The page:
The keris (also spelled keris) is the national weapon of Indonesia and the oldest distinctive weapon in that culture. It is found throughout the archipelago, as well as in Malaysia and the Philippines. It was the tool of ancient heroes and kings, becoming a symbol of both courage and beauty. Sultans had elaborate versions of the kris made for them by famous bladesmiths. Keris blades are hammer-welded of special iron, even meteoric iron.
According to tradition, the kujang, with its curved blade, was the weapon of West Javanese kings. It is said to take its shape from the antler of a deer. Many Indonesians believe it has mystical power and can bring good luck.
All Indonesian silat masters use the golok, especially in West Java. The blade length of this bolo-style weapon is usually between 12 and 24 inches. They are sometimes coated with scorpion or cobra venom to increase lethality.
The pisau belati is the universal kitchen utility knife in Indonesia. With a blade length of 7 inches or less, it is legally sold in any open-air market. It is carried everywhere by street vendors, fruit sellers, meat cutters, etc. It is the knife most likely to be available when a fight breaks out.
The mandau comes from South Borneo, the land of the Dayaks. The mandau is a jungle knife as well as the traditional headhunting sword. The handle is usually decorated with goat hair or human hair. The mandau may be used in combination with a shield, and the blade may be coated with poison for special occasions. While headhunting is supposedly no longer part of the Dayaks’ animistic religion, there is no doubt that the mandau is still capable of deadly battle.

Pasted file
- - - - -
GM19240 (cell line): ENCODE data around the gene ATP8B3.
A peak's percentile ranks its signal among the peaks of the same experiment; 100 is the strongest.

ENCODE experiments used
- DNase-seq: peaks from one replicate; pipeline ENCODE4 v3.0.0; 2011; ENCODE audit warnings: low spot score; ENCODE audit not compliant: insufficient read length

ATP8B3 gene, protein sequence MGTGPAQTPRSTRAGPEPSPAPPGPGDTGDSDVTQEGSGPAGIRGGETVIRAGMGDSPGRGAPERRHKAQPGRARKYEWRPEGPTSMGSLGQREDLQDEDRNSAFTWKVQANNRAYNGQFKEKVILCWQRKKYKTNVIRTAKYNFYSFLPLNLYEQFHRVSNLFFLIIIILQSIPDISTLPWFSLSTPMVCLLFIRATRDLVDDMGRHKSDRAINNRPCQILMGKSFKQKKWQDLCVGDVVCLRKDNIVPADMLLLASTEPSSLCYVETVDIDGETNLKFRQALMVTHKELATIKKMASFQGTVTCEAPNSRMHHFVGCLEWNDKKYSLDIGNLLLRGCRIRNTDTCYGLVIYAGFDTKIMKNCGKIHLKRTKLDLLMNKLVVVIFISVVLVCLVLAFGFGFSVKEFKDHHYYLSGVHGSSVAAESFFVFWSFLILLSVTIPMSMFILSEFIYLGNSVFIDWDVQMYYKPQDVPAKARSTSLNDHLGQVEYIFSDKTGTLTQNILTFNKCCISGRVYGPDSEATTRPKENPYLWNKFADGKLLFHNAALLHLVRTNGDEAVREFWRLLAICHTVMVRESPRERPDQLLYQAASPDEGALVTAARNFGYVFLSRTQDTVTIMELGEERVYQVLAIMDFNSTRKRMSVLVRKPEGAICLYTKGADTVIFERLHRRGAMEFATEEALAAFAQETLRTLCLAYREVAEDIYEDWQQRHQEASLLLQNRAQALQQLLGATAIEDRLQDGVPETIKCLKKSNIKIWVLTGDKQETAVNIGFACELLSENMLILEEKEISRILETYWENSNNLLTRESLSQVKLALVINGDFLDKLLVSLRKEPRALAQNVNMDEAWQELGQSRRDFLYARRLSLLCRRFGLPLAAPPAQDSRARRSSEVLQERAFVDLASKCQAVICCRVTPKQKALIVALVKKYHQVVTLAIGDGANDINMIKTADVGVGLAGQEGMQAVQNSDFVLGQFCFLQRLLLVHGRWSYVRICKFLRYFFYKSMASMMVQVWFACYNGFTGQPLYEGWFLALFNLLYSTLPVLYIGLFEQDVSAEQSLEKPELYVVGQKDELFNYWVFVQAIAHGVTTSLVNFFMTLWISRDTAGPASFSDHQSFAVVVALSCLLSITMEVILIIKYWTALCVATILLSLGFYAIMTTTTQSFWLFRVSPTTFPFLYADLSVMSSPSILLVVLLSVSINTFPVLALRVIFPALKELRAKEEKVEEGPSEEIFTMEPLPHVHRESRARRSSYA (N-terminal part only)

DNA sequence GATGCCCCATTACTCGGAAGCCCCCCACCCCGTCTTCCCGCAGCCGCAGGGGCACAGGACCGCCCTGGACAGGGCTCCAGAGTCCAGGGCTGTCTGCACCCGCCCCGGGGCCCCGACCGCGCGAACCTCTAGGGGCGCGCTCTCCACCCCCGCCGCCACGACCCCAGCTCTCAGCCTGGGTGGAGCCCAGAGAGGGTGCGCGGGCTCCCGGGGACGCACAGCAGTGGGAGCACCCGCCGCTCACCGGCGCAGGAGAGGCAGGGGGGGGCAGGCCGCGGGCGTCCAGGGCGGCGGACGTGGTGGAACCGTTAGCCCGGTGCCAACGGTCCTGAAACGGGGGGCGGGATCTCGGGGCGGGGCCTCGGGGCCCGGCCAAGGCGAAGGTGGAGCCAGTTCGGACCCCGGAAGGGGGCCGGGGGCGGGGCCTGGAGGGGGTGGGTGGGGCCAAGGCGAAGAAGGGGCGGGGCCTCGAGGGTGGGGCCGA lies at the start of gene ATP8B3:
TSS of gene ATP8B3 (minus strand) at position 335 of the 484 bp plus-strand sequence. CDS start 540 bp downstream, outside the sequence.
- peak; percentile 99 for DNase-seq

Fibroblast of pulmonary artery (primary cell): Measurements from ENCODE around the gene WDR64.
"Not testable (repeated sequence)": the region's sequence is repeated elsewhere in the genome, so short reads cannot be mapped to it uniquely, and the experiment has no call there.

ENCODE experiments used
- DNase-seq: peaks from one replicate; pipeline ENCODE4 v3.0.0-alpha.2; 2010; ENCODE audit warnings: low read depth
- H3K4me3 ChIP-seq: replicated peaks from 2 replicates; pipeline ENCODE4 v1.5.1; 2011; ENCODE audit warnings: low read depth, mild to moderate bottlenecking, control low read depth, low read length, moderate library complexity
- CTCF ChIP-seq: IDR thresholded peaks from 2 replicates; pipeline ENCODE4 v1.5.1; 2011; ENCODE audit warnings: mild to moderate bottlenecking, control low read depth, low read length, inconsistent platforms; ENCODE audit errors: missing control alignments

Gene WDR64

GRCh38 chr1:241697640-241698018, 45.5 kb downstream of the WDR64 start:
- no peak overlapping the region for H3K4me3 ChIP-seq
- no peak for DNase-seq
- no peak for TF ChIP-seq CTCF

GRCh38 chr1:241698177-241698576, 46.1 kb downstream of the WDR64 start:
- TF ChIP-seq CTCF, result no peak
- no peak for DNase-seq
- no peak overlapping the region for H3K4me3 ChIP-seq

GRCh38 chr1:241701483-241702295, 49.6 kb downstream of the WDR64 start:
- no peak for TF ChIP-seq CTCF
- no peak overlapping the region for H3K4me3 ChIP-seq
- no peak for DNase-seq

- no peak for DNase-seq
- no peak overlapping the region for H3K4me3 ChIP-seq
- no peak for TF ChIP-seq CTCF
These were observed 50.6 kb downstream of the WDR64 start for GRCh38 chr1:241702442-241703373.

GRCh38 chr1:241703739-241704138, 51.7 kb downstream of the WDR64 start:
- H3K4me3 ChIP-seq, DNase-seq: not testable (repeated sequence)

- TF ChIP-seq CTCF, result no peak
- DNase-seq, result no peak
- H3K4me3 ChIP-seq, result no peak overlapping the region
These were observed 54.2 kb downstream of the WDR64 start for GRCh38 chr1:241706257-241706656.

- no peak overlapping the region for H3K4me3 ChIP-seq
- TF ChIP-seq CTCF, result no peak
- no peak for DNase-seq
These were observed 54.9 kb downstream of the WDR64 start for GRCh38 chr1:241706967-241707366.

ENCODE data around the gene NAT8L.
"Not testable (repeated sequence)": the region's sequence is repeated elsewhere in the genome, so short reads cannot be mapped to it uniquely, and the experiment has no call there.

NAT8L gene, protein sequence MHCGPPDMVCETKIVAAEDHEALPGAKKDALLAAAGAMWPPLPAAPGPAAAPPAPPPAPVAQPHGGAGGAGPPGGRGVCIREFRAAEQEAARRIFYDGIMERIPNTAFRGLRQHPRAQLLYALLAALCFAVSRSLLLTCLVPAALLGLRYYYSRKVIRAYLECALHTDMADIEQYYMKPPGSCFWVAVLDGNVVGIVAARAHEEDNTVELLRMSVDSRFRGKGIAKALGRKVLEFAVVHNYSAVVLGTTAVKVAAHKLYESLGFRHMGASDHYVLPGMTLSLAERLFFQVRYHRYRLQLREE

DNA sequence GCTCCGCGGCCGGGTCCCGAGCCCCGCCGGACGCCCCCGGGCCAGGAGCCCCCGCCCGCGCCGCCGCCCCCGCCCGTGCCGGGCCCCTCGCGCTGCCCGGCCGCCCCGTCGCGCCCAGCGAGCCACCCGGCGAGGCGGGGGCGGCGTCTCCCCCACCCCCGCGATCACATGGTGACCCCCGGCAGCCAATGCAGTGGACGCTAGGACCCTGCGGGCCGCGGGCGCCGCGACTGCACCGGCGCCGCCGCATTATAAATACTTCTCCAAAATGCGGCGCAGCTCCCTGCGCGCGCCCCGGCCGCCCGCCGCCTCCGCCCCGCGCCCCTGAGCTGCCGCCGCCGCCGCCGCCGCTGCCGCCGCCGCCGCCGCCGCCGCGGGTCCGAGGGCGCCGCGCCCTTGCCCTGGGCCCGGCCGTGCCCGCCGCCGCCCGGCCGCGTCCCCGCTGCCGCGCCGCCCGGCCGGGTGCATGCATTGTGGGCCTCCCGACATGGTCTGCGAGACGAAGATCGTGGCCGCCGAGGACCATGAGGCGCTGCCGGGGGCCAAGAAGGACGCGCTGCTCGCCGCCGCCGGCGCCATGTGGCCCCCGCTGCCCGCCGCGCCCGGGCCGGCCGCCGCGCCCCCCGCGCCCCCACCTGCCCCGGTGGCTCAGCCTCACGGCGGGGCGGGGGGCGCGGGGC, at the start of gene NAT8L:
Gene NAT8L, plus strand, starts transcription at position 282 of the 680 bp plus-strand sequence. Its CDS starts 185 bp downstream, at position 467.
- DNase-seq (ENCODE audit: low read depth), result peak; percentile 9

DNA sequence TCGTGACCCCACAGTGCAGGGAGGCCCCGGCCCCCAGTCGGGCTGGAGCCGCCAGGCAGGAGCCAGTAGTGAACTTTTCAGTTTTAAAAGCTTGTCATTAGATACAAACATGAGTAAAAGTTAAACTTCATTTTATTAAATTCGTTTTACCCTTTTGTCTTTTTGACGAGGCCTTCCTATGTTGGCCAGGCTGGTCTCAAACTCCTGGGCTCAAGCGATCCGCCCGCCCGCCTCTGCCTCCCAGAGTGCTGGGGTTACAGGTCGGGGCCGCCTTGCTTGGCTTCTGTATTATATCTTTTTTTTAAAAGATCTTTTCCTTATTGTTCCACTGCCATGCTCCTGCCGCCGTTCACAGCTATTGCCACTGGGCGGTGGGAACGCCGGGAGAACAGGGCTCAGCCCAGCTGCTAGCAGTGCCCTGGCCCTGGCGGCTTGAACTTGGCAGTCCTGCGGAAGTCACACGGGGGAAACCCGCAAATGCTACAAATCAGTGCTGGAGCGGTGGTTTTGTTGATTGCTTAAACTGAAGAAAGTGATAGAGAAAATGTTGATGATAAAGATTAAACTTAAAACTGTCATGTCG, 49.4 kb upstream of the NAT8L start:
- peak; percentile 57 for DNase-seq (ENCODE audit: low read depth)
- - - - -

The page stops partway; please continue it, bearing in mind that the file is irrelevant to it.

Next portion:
The badik comes from Sulawesi and is a weapon for infighting. Its blade is usually 5 to 7 inches in length. The Bugis people of South Sulawesi are most noted for using it. The Bugis fighting style emphasizes quick and fatal strikes to the heart, stomach or kidneys. They practice by tying a sash around the waists of two fighters so that each must sidestep to avoid the stomach thrust of the other. In combat, the badik blade is sometimes poisoned.
The tombak (spear) is used in most silat styles. In the old days, it was used from horseback or for long-distance fighting on foot. Most traditional spears today are kept at home as decorations, but as late as 1945, they were used in combat against the Japanese. Even sharpened bamboo spears were pressed into the fight against Japanese and Dutch oppressors. Sharpened bamboo makes for a slow death, and most enemy soldiers would have preferred to be shot or stabbed with a sword. The spear could also be used effectively against a bayonet. They were not meant for throwing, like a Roman pitumm, but for stabbing, like the Zulu assegai.